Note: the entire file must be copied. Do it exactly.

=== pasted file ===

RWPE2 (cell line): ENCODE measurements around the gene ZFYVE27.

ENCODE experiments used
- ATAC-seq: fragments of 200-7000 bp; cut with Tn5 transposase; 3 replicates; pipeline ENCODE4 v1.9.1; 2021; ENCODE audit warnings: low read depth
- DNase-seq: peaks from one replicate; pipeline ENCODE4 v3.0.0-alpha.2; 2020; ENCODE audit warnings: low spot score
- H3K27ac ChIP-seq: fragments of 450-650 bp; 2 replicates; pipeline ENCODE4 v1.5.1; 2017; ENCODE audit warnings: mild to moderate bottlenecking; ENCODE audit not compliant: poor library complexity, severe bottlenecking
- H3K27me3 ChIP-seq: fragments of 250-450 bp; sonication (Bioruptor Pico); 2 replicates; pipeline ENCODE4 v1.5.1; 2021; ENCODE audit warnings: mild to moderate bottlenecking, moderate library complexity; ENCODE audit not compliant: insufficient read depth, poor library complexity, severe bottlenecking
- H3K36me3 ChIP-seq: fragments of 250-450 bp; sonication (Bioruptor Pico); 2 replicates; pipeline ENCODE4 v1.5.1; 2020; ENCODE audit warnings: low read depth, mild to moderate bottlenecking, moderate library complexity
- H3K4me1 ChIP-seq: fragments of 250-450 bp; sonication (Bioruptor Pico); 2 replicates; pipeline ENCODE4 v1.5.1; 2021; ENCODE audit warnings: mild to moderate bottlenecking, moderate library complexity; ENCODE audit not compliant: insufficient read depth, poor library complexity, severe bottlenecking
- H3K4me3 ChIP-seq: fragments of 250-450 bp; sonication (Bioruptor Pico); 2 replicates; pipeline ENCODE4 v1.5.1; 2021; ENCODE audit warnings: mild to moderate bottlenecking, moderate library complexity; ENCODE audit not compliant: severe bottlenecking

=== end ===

RWPE2 (cell line): ENCODE measurements around the gene ZFYVE27.

ENCODE experiments used
- ATAC-seq: fragments of 200-7000 bp; cut with Tn5 transposase; 3 replicates; pipeline ENCODE4 v1.9.1; 2021; ENCODE audit warnings: low read depth
- DNase-seq: peaks from one replicate; pipeline ENCODE4 v3.0.0-alpha.2; 2020; ENCODE audit warnings: low spot score
- H3K27ac ChIP-seq: fragments of 450-650 bp; 2 replicates; pipeline ENCODE4 v1.5.1; 2017; ENCODE audit warnings: mild to moderate bottlenecking; ENCODE audit not compliant: poor library complexity, severe bottlenecking
- H3K27me3 ChIP-seq: fragments of 250-450 bp; sonication (Bioruptor Pico); 2 replicates; pipeline ENCODE4 v1.5.1; 2021; ENCODE audit warnings: mild to moderate bottlenecking, moderate library complexity; ENCODE audit not compliant: insufficient read depth, poor library complexity, severe bottlenecking
- H3K36me3 ChIP-seq: fragments of 250-450 bp; sonication (Bioruptor Pico); 2 replicates; pipeline ENCODE4 v1.5.1; 2020; ENCODE audit warnings: low read depth, mild to moderate bottlenecking, moderate library complexity
- H3K4me1 ChIP-seq: fragments of 250-450 bp; sonication (Bioruptor Pico); 2 replicates; pipeline ENCODE4 v1.5.1; 2021; ENCODE audit warnings: mild to moderate bottlenecking, moderate library complexity; ENCODE audit not compliant: insufficient read depth, poor library complexity, severe bottlenecking
- H3K4me3 ChIP-seq: fragments of 250-450 bp; sonication (Bioruptor Pico); 2 replicates; pipeline ENCODE4 v1.5.1; 2021; ENCODE audit warnings: mild to moderate bottlenecking, moderate library complexity; ENCODE audit not compliant: severe bottlenecking